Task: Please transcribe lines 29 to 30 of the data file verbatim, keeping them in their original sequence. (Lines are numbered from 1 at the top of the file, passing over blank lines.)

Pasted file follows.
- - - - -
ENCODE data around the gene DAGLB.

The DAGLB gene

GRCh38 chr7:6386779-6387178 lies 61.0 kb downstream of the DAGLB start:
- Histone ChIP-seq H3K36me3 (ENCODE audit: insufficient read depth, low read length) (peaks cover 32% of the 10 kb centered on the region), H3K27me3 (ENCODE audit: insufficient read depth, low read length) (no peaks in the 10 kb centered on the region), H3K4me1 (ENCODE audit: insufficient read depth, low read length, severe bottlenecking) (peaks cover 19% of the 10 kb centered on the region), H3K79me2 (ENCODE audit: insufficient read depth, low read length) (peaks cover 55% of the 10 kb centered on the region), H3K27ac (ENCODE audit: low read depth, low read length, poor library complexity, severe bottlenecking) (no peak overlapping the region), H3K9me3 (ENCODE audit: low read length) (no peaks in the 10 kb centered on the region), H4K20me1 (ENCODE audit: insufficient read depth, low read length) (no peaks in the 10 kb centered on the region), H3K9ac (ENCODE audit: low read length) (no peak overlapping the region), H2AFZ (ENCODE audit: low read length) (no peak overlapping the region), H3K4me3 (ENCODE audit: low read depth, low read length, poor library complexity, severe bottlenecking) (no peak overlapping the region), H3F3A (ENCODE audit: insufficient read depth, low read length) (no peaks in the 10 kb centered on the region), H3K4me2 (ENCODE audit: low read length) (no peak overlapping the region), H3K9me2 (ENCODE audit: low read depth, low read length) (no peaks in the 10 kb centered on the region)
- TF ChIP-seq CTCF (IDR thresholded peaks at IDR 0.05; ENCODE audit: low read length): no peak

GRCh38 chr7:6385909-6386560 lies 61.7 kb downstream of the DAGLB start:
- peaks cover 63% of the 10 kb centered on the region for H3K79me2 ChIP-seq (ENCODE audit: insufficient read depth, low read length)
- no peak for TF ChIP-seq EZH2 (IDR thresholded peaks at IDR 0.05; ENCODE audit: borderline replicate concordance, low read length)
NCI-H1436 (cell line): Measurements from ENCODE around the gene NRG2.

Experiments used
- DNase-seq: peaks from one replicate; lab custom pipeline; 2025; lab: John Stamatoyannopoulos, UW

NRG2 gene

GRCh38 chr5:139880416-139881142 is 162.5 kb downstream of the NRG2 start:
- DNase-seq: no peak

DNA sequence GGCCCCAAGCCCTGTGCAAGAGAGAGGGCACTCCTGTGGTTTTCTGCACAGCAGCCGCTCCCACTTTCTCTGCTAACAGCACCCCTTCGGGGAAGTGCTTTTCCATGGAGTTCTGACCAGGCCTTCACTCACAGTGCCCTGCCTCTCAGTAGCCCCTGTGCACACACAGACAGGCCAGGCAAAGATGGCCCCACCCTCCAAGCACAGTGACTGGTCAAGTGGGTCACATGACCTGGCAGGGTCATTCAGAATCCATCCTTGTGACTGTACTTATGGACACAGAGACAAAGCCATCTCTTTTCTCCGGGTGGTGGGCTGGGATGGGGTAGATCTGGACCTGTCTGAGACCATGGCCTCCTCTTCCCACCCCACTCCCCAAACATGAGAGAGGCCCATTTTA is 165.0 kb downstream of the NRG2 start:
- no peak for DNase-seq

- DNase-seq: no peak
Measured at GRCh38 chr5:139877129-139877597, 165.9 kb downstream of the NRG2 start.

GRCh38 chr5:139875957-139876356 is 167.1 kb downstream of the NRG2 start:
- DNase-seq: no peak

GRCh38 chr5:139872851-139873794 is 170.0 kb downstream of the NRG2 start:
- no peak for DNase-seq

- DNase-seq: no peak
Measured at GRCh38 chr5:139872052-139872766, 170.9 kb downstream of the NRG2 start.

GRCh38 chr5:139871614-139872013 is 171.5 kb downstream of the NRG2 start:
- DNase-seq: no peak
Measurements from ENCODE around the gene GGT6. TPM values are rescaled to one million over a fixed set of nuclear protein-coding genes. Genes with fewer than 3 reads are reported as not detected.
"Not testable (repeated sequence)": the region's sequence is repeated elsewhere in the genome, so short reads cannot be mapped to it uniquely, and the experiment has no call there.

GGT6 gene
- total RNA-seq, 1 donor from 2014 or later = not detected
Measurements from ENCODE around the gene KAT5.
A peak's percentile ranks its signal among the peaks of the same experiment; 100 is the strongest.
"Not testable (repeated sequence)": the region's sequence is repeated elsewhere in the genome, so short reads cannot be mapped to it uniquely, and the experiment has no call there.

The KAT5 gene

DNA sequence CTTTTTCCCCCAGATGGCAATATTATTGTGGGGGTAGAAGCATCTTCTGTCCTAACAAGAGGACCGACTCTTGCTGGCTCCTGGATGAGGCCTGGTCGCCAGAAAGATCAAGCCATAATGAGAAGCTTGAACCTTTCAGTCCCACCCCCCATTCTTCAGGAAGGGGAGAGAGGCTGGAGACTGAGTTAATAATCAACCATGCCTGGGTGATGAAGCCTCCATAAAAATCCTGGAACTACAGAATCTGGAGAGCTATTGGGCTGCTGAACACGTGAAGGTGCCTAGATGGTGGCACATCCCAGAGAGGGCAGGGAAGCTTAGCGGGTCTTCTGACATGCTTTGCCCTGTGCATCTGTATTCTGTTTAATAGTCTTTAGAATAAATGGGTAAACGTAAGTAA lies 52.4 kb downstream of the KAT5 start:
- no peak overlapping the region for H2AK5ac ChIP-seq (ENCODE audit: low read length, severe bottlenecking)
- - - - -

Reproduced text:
GGT6 gene
- total RNA-seq, 1 donor from 2014 or later = not detected